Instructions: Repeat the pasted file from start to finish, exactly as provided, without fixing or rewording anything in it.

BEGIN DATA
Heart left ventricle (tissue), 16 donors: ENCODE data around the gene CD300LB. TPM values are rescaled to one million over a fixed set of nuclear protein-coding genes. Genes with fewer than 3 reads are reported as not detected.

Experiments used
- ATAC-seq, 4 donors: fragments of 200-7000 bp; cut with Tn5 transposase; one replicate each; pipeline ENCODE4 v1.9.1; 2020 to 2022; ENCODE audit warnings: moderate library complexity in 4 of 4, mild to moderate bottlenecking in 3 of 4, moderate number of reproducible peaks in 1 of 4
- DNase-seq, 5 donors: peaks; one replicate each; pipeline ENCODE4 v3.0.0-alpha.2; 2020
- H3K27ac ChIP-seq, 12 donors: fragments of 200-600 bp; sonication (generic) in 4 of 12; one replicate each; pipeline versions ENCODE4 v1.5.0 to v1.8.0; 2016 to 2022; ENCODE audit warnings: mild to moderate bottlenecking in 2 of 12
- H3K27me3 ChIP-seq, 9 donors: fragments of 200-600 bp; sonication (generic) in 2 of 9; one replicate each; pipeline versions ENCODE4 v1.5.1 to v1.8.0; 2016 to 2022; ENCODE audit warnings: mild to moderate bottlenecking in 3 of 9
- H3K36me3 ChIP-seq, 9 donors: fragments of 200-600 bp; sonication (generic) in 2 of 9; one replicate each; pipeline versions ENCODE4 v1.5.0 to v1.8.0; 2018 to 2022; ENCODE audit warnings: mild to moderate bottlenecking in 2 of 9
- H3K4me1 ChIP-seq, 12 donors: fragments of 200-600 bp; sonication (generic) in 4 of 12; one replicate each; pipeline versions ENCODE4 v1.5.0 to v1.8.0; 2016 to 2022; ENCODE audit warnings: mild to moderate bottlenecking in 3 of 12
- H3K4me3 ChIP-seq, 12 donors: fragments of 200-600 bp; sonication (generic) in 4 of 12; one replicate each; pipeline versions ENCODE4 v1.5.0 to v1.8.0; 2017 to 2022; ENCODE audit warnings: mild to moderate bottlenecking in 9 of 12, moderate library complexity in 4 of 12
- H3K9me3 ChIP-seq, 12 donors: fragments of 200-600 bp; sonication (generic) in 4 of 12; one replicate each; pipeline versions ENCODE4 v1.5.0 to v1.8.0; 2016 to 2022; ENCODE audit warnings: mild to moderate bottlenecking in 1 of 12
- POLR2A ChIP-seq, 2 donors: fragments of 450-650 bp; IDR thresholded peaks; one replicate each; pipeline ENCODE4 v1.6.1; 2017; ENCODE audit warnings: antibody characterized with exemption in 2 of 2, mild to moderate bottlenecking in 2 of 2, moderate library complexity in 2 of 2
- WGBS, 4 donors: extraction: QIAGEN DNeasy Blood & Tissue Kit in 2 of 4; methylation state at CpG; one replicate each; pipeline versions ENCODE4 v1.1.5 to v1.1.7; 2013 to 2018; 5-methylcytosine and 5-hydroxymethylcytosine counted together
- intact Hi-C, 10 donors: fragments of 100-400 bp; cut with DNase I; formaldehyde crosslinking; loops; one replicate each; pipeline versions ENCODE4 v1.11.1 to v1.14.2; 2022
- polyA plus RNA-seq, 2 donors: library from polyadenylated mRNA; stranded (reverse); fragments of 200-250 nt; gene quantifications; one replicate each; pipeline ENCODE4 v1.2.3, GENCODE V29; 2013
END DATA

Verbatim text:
Heart left ventricle (tissue), 16 donors: ENCODE data around the gene CD300LB. TPM values are rescaled to one million over a fixed set of nuclear protein-coding genes. Genes with fewer than 3 reads are reported as not detected.

Experiments used
- ATAC-seq, 4 donors: fragments of 200-7000 bp; cut with Tn5 transposase; one replicate each; pipeline ENCODE4 v1.9.1; 2020 to 2022; ENCODE audit warnings: moderate library complexity in 4 of 4, mild to moderate bottlenecking in 3 of 4, moderate number of reproducible peaks in 1 of 4
- DNase-seq, 5 donors: peaks; one replicate each; pipeline ENCODE4 v3.0.0-alpha.2; 2020
- H3K27ac ChIP-seq, 12 donors: fragments of 200-600 bp; sonication (generic) in 4 of 12; one replicate each; pipeline versions ENCODE4 v1.5.0 to v1.8.0; 2016 to 2022; ENCODE audit warnings: mild to moderate bottlenecking in 2 of 12
- H3K27me3 ChIP-seq, 9 donors: fragments of 200-600 bp; sonication (generic) in 2 of 9; one replicate each; pipeline versions ENCODE4 v1.5.1 to v1.8.0; 2016 to 2022; ENCODE audit warnings: mild to moderate bottlenecking in 3 of 9
- H3K36me3 ChIP-seq, 9 donors: fragments of 200-600 bp; sonication (generic) in 2 of 9; one replicate each; pipeline versions ENCODE4 v1.5.0 to v1.8.0; 2018 to 2022; ENCODE audit warnings: mild to moderate bottlenecking in 2 of 9
- H3K4me1 ChIP-seq, 12 donors: fragments of 200-600 bp; sonication (generic) in 4 of 12; one replicate each; pipeline versions ENCODE4 v1.5.0 to v1.8.0; 2016 to 2022; ENCODE audit warnings: mild to moderate bottlenecking in 3 of 12
- H3K4me3 ChIP-seq, 12 donors: fragments of 200-600 bp; sonication (generic) in 4 of 12; one replicate each; pipeline versions ENCODE4 v1.5.0 to v1.8.0; 2017 to 2022; ENCODE audit warnings: mild to moderate bottlenecking in 9 of 12, moderate library complexity in 4 of 12
- H3K9me3 ChIP-seq, 12 donors: fragments of 200-600 bp; sonication (generic) in 4 of 12; one replicate each; pipeline versions ENCODE4 v1.5.0 to v1.8.0; 2016 to 2022; ENCODE audit warnings: mild to moderate bottlenecking in 1 of 12
- POLR2A ChIP-seq, 2 donors: fragments of 450-650 bp; IDR thresholded peaks; one replicate each; pipeline ENCODE4 v1.6.1; 2017; ENCODE audit warnings: antibody characterized with exemption in 2 of 2, mild to moderate bottlenecking in 2 of 2, moderate library complexity in 2 of 2
- WGBS, 4 donors: extraction: QIAGEN DNeasy Blood & Tissue Kit in 2 of 4; methylation state at CpG; one replicate each; pipeline versions ENCODE4 v1.1.5 to v1.1.7; 2013 to 2018; 5-methylcytosine and 5-hydroxymethylcytosine counted together
- intact Hi-C, 10 donors: fragments of 100-400 bp; cut with DNase I; formaldehyde crosslinking; loops; one replicate each; pipeline versions ENCODE4 v1.11.1 to v1.14.2; 2022
- polyA plus RNA-seq, 2 donors: library from polyadenylated mRNA; stranded (reverse); fragments of 200-250 nt; gene quantifications; one replicate each; pipeline ENCODE4 v1.2.3, GENCODE V29; 2013